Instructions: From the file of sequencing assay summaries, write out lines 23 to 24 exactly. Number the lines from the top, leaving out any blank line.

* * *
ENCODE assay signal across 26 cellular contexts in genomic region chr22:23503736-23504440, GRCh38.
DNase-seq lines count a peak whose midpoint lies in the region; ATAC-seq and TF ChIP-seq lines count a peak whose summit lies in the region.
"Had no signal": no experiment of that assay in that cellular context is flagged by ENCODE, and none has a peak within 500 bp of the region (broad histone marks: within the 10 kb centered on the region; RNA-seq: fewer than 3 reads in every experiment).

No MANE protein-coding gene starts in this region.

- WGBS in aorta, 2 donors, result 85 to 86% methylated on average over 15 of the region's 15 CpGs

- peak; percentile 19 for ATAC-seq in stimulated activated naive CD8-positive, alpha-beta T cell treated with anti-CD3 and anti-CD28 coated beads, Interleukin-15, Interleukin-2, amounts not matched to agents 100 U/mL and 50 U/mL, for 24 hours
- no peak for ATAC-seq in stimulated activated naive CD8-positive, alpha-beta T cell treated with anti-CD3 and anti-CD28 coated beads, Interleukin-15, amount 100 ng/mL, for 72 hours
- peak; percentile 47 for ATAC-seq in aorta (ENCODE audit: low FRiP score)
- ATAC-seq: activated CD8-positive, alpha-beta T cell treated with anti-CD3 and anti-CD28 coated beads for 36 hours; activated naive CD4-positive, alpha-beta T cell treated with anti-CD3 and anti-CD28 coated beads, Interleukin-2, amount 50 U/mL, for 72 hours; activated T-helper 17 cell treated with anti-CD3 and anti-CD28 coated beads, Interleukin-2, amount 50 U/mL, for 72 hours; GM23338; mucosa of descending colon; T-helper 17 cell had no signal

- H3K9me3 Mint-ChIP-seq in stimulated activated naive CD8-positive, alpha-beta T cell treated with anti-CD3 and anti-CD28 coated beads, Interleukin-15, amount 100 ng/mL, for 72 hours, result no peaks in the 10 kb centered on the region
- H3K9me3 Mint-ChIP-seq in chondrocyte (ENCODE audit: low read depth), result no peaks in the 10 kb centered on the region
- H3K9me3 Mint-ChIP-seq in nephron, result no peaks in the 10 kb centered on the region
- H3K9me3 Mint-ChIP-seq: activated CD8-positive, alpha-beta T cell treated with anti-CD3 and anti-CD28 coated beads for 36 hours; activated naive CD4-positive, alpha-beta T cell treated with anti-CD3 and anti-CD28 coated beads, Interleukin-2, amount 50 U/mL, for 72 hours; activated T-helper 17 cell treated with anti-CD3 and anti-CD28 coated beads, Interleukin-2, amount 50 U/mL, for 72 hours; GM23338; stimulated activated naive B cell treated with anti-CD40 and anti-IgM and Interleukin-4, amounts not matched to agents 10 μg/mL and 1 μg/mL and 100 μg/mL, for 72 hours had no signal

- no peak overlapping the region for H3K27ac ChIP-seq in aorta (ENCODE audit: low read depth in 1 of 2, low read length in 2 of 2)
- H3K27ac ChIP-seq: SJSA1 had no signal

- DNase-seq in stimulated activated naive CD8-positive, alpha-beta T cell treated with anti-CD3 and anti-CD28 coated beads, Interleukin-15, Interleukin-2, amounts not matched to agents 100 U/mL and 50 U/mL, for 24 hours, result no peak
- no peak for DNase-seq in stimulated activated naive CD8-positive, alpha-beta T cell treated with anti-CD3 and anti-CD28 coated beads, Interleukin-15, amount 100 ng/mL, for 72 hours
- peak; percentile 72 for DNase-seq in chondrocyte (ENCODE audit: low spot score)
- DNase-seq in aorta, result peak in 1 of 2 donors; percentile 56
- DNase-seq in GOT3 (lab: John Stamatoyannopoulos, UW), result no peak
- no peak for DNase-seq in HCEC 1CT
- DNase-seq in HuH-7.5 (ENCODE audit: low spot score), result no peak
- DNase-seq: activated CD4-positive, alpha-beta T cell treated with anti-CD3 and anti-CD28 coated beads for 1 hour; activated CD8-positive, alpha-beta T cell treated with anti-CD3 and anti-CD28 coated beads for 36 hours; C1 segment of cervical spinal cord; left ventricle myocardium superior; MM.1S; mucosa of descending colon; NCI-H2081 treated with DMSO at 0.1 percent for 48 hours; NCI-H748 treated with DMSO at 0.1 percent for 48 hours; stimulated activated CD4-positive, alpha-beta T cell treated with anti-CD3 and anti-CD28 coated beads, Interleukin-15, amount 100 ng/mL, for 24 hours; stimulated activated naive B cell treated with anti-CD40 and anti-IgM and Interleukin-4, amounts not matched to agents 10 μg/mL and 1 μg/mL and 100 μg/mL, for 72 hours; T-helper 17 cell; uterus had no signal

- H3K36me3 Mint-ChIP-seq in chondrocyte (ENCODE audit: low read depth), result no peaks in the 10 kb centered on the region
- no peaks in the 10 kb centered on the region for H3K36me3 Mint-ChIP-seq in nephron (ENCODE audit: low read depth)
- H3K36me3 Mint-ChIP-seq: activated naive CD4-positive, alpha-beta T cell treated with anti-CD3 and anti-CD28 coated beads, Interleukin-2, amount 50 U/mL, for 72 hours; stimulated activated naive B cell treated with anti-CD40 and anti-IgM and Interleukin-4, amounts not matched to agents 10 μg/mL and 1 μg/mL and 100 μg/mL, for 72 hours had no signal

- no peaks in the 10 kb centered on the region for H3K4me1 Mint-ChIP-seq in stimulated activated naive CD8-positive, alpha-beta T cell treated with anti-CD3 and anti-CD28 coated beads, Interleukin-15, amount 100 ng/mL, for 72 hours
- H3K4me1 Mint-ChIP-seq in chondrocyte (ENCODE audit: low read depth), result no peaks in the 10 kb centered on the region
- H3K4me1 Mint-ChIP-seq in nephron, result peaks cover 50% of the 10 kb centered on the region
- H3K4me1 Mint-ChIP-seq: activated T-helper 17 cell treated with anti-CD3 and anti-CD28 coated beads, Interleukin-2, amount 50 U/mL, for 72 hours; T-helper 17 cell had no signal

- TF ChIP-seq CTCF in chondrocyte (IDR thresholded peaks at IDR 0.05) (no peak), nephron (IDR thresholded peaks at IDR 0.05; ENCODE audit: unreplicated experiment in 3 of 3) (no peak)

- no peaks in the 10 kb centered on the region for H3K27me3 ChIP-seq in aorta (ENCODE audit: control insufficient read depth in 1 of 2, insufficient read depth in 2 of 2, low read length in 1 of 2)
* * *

- DNase-seq: activated CD4-positive, alpha-beta T cell treated with anti-CD3 and anti-CD28 coated beads for 1 hour; activated CD8-positive, alpha-beta T cell treated with anti-CD3 and anti-CD28 coated beads for 36 hours; C1 segment of cervical spinal cord; left ventricle myocardium superior; MM.1S; mucosa of descending colon; NCI-H2081 treated with DMSO at 0.1 percent for 48 hours; NCI-H748 treated with DMSO at 0.1 percent for 48 hours; stimulated activated CD4-positive, alpha-beta T cell treated with anti-CD3 and anti-CD28 coated beads, Interleukin-15, amount 100 ng/mL, for 24 hours; stimulated activated naive B cell treated with anti-CD40 and anti-IgM and Interleukin-4, amounts not matched to agents 10 μg/mL and 1 μg/mL and 100 μg/mL, for 72 hours; T-helper 17 cell; uterus had no signal

- H3K36me3 Mint-ChIP-seq in chondrocyte (ENCODE audit: low read depth), result no peaks in the 10 kb centered on the region